Posts Tagged ‘Alexander Hamilton’

Head Office and CEO

It is best to think of a democracy as a business. In the case of the 13 Colonies, once the financing was in place—the creation of the Bank of North America in 1781—the next thing to do was set up a Head Office for the CEO. George Washington was a shoe-in for CEO, and he was selected as the first President of the United States of America in 1789, although John Adams would be the first President to live in the White House. However, agreeing on where the President’s residence was to be built was another matter. The North and South had diametrically opposed views on the subject, and it wasn’t until Alexander Hamilton, Rothschild’s new number one man, put a little grease in the right cogs that an accord known as the Compromise of 1790 was reached. The Residence Act was voted into law in 1792.

 In 1776, George Washington and his young aid, Alexander Hamilton, had depended entirely on Haym Salomon’s generosity. With Haym gone, Alexander became the new financial executive. He was the one who, in 1790, brokered the deal that made Washington DC and the building of the Capitol and the White House possible. He got it done by promising the states that had built up debt during the Revolutionary War—some fifty-four million dollars—that their slate would be wiped clean, and by making direct compensatory payments to those states that had little or no debt.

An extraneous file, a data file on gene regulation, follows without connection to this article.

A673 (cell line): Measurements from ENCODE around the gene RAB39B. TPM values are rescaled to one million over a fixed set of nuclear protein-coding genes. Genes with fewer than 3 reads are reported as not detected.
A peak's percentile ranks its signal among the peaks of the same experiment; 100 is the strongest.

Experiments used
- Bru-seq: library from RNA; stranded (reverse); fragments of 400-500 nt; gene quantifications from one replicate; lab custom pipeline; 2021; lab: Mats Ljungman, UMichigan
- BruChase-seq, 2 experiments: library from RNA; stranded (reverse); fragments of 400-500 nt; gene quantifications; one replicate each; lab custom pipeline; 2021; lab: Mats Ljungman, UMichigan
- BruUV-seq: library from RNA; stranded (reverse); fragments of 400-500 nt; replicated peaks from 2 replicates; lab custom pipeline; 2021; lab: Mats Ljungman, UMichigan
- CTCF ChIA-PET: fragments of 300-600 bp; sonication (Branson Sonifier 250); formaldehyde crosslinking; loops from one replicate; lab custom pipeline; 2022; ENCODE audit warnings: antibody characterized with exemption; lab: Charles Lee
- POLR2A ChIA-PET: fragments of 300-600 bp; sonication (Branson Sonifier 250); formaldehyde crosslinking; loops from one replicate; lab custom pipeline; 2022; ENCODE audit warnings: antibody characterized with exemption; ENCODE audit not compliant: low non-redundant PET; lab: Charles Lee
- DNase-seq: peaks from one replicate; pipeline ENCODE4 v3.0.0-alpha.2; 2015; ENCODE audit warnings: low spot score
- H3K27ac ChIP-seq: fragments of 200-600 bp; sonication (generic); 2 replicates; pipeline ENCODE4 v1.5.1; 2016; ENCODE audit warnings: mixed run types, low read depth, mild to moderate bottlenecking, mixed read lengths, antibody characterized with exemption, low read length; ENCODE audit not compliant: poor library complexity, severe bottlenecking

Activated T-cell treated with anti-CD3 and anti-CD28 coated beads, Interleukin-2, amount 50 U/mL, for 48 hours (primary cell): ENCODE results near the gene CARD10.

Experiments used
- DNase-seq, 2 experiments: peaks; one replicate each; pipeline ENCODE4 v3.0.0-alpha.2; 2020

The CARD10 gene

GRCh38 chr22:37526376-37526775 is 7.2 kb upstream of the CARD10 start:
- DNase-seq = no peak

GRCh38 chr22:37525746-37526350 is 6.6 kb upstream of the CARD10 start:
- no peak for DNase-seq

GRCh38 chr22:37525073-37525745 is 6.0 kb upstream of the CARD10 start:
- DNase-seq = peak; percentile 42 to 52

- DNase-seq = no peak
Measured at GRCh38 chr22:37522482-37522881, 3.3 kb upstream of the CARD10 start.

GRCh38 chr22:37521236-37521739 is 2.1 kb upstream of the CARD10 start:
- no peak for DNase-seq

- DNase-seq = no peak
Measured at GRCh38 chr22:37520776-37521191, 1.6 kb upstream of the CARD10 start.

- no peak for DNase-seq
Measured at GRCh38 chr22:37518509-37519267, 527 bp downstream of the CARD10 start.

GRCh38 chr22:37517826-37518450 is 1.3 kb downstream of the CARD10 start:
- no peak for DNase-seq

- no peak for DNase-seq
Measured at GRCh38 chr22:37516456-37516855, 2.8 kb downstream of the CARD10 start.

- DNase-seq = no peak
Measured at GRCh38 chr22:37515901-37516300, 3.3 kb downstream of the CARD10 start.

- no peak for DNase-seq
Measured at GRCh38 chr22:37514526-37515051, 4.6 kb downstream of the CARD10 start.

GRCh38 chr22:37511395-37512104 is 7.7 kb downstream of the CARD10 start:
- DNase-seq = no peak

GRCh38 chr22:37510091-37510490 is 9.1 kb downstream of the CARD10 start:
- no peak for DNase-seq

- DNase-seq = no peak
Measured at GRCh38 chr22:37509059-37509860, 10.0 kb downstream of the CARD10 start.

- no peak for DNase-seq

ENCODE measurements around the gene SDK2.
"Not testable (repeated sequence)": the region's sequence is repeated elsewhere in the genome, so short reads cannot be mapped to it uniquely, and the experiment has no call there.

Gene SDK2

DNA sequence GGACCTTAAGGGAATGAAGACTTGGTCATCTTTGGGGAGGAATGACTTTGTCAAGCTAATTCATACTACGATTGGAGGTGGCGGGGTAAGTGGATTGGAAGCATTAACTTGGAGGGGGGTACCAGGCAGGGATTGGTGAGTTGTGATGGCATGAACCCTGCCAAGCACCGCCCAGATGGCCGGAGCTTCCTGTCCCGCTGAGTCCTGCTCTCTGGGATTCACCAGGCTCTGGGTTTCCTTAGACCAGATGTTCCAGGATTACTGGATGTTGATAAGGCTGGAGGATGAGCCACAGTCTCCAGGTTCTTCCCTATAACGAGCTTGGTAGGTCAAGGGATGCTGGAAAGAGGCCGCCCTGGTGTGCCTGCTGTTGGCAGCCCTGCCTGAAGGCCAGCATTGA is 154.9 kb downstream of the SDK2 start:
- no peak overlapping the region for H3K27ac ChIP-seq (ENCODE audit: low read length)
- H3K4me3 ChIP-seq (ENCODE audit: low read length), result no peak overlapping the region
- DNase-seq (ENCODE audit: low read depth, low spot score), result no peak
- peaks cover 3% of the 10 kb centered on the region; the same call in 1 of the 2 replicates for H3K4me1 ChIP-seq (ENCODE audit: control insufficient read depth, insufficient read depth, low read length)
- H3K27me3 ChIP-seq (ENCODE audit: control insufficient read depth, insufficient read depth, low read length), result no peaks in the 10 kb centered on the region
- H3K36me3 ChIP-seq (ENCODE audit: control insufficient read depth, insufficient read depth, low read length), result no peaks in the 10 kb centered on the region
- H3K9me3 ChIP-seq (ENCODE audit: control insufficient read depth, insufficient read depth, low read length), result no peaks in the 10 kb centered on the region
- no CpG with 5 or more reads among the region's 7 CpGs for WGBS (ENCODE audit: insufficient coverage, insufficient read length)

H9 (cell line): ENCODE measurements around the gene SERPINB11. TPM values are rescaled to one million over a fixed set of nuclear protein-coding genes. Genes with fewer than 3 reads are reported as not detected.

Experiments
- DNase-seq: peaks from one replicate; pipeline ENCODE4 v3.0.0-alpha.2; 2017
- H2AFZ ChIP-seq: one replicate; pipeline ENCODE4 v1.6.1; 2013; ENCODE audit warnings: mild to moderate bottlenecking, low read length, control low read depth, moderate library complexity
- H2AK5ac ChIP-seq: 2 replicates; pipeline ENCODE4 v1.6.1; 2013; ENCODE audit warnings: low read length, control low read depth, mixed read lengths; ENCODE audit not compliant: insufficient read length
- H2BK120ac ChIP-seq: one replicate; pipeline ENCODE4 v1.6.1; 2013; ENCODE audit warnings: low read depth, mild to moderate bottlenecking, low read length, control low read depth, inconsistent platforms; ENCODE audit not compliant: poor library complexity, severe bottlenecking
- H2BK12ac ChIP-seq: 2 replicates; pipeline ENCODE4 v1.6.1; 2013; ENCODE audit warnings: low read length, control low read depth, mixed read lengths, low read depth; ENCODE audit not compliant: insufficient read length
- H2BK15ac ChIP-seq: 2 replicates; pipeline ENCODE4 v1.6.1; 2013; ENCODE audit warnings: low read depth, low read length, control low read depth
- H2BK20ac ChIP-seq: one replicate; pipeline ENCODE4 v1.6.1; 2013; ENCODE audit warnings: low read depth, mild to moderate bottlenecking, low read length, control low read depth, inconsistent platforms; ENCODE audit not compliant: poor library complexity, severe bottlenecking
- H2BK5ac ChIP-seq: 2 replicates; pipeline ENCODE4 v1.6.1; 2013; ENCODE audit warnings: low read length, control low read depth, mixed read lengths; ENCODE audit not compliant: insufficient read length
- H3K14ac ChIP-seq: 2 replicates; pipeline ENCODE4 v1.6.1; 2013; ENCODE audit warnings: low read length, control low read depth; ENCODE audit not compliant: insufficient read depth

Fifty-four million dollars back then is equivalent to one hundred billion of today’s dollars. Considering that the USA had no revenue to speak of at that time, where did that kind of money come from? Then, and now with the billion dollar bailouts, it’s a question we never ask?

 The President runs the store, but who’s the boss?


First International Bank

The Bank of North America was created in 1781 by interests other than the Bank of England, and that made banking international.

 In 1781, all the gold bullion available in the USA was under Rothschild’s control. After financing the whole war effort and being very generous to the politicians in Philadelphia, everybody owed Haym Salomon, and it was very easy to get Robert Morris and Alexander Hamilton to spearhead the bank project through Congress. In 1786, Salomon died a pauper at the age of 44, Morris became Superintendent of Finance and ended up in prison in 1796, while Hamilton became US Secretary of the Treasury and died in a duel in 1804. As of that moment, all possible ties with Mayer Amschel Rothschild’s family were severed for good.

Thanks to the mindboggling French real estate fraud of 1789, the French Revolution, Rothschild and his five sons were able in the next few years to buy up most of the gold bullion available in Europe. By the turn of the 19th century, Nathan Rothschild was unofficially in charge of the Bank of England and the Rothschilds had financial control of both the Old and the New World.   

The House of Rothschild could now concentrate on developing an American coast-to-coast market economy, and the Louisiana Purchase was the first step in that direction.

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